In fact, if you delete the address from the GPS, you can still get your friend home. You can either drive there yourself or re-enter the address in the GPS.
In the same way, you can still use the program if you delete its shortcut. You can either go through the file system on your computer to where the program is installed, or you can create a new shortcut.
If you want to get rid of the program, you have to remove it from Windows 10. A good delete also removes the shortcut, but sometimes one remains. It will give you an error message if you try to run it, so remove the shortcut after uninstalling the program.
How to Create a Shortcut in Windows 10 |
If you want to create a shortcut to a program, you can easily do so in Windows 10.
First, you need to go to the directory of the software for which you want to create a shortcut. Now you need to find an executable file that launches the program; it is an EXE file.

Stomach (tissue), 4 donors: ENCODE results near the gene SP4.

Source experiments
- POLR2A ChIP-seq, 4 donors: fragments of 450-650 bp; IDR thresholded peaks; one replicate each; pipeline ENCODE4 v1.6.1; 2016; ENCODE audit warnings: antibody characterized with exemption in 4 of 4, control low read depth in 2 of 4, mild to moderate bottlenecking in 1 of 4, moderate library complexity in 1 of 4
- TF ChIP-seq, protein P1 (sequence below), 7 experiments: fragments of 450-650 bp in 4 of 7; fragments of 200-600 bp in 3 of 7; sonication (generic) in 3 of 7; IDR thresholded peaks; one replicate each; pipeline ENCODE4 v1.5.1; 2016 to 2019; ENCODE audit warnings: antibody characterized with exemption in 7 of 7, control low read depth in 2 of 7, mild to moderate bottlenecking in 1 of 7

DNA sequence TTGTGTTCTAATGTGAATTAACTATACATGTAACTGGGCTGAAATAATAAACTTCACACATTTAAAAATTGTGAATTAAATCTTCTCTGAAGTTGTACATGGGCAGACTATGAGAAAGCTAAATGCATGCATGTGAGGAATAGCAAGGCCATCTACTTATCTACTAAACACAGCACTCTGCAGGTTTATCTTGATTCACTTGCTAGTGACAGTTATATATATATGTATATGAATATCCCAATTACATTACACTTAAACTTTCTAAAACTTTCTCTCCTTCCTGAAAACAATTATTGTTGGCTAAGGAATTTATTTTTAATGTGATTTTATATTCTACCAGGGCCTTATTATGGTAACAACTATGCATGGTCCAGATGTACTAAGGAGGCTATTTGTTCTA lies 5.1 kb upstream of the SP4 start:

When you find it, right-click on it and select Send> to desktop (create shortcut). It’s a little confusing because you don’t actually send the executable file anywhere. You are about to create a shortcut that leads to an executable file.
When you click this option, you will see a shortcut on your desktop.
You can also create a shortcut by right-clicking a space on the desktop or in Windows Explorer. Right-click in the menu New> Shortcut.
You can now either copy and paste the directory of the file to be opened or browse it with the button on the right.
Create a desktop shortcut for macOS is a similar process.